Montessori Kindergarten

tamar_422April 19, 2007

My son will be 5 in May. He has been in pre-school for the last 2 years. His teacher expressed concerns that he may not be ready to start kindergarten in the fall. He's very curious, has a fabulous vocab, but is not interested in numbers and letters. He doesn't know the complete alphabet and he doesn't always count to 10 in order. He may be pre-ADD, in that he seems not to focus on classroom stuff that he's not interested in. However, he is not disruptive to the class - he pushes himself to the edge of the group and then will play with his shoe. The teaching staff tested him with the Ages & Stages Questionaire, and he passed the cut-off for 5 year skills. However, based on the pre-school teacher recommendation, we decided to have him repeat another year of pre-school, vs. starting kindergarten and becoming frustrated and hating school. Plus, he would be one of the younger kindergartners.

Then we found out that there were no open spots in his current pre-school for next year. Rather than sending him to another pre-school program, an educator in our district suggested sending him to private kindergarten. That way, if he was ready, he could be moved up to 1st grade, and if not, he could repeat kindergarten in the public school.

Here is my dilemma. I am trying to choose between a 2.5 hr. conventional program, or a full-day Montessori program. He is used to a full-day pre-school program, and of course, his subsequent school years will be full-day. Does anyone have experience with Montessori? Thanks for your help.

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We have very excellent Montessori kindergarten in my area. The kids do so well there.

HOWEVER - they have trouble transitioning into the public school first grade. The school districts recognize this. In our elementary school, any Montessori kid is assigned to this one particular first grade teacher. She has had years of experience transitioning these kids to the system. And she works her butt off!

I am surprised the preschool who had him for the past two years will not let him stay for another, though...

    Bookmark   April 19, 2007 at 1:08PM
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If the teachers think he is slightly behind (you said not ready for kindergarten) Then the full day may be better for him ,and maybe help him catch up.My daughter only had half day of kindergarten,and I swear she learned nothing.There isnt much time to learn with half day the time they get there and get settled in it's time to go already.

I do think it's a little early for anyone to be saying he's ADD though.I'm not sure any 5 year olds I have known who didnt mix up numbers when counting,or who wasnt that intrested in letters or numbers.
When my daughter was your son's age,I did ask her doctor about ADD because she was like your son in alot of ways. The doctor told me ALL KIDS that age are like that.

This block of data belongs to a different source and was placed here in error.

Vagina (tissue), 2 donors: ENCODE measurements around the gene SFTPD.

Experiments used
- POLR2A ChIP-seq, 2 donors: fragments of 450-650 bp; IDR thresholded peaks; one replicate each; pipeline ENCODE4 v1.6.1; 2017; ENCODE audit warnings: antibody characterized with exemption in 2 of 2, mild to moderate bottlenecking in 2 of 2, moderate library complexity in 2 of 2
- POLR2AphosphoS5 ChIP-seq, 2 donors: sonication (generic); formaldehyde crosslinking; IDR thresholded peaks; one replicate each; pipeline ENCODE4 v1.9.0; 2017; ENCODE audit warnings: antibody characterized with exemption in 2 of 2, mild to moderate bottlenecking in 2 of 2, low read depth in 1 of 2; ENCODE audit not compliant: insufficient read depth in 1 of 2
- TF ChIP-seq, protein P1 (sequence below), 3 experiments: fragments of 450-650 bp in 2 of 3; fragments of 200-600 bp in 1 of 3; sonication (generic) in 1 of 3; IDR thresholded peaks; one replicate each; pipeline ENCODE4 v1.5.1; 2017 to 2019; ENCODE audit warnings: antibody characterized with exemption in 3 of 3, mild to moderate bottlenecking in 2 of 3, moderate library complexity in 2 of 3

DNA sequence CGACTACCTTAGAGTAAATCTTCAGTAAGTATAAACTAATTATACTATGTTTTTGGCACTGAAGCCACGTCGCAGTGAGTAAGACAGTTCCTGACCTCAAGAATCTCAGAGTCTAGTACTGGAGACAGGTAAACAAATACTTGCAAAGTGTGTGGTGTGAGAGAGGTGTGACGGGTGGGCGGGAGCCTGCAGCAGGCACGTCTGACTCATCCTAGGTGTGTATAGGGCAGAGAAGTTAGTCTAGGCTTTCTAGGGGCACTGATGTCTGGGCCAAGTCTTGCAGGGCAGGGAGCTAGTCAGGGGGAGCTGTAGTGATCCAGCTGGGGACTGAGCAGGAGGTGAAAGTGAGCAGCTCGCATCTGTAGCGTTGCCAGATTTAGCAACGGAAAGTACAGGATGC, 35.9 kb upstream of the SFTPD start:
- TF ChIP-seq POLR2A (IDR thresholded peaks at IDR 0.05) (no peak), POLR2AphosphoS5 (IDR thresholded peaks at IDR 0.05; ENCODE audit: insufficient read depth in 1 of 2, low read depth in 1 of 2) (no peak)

Bookmark   April 19, 2007 at 6:16PM
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If you ask me, a Montessori program is outstanding for a bright child who is curious and motivated to learn -- particularly if his learning style is more hands-on than 'sit quietly and listen'. In fact, it might be something you want to stick with for *several* years - not just K.

My older son (gifted, dyslexic, mild ADD) was in a Montessori pre-school and he did SO WELL there! Truly, he learned things well beyond what they were even trying to teach because the educational materials were just so rich. He was able to take things to the next level and draw inferences. In hindsight, I think he would have been better off staying in a Montessori program throughout elementary school.

    Bookmark   April 19, 2007 at 7:16PM
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I completely agree with Sweeby. If you have a good Montessori program in your area and it works for you son stay with it.

Another option if he will be going on to public shcool or even not is to see if the public schools in your area offer Junior Kindergarten for those younger students who may not be quite ready for regular Kindergarten.

    Bookmark   April 21, 2007 at 2:04AM
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My older son went to Montessori. It may be a great place for your child.

Is a Kumon program available in your area? It's designed to supplement preK or kindergarten.

Also you may want to look into Hooked on Phonics for the reading portion.


    Bookmark   April 21, 2007 at 10:04AM
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Both my daughters went to a Montessori Pre-school. They both loved it and were very well prepared for kindergarten. If you can get him into the Montessori program I would go with that. NancyLouise

    Bookmark   April 21, 2007 at 7:12PM
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Send him to the Montessori and next year send him to public kindergarten. A boy w/ a May birthday would be very questionable to me. Many children are held back until they are 7 for first grade. First grade now is more like 2nd grade was 20 yrs. ago. I wouldn't hesitate to hold a May bd back. I taught pre K for a number of years, and most of the kiddos started first grade at age 7. You don't want to set him up for failure.

    Bookmark   April 21, 2007 at 9:26PM
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I delayed kindergarten for 2 of my kids, and it was well worth it. Vannie makes some good points. Kindergarten is far more academic now. Usually a bright kid who is not ready for kindergarten is not ready because of social immaturity, not lack of vocabulary or other academic skills. Give him a little more time to grow up.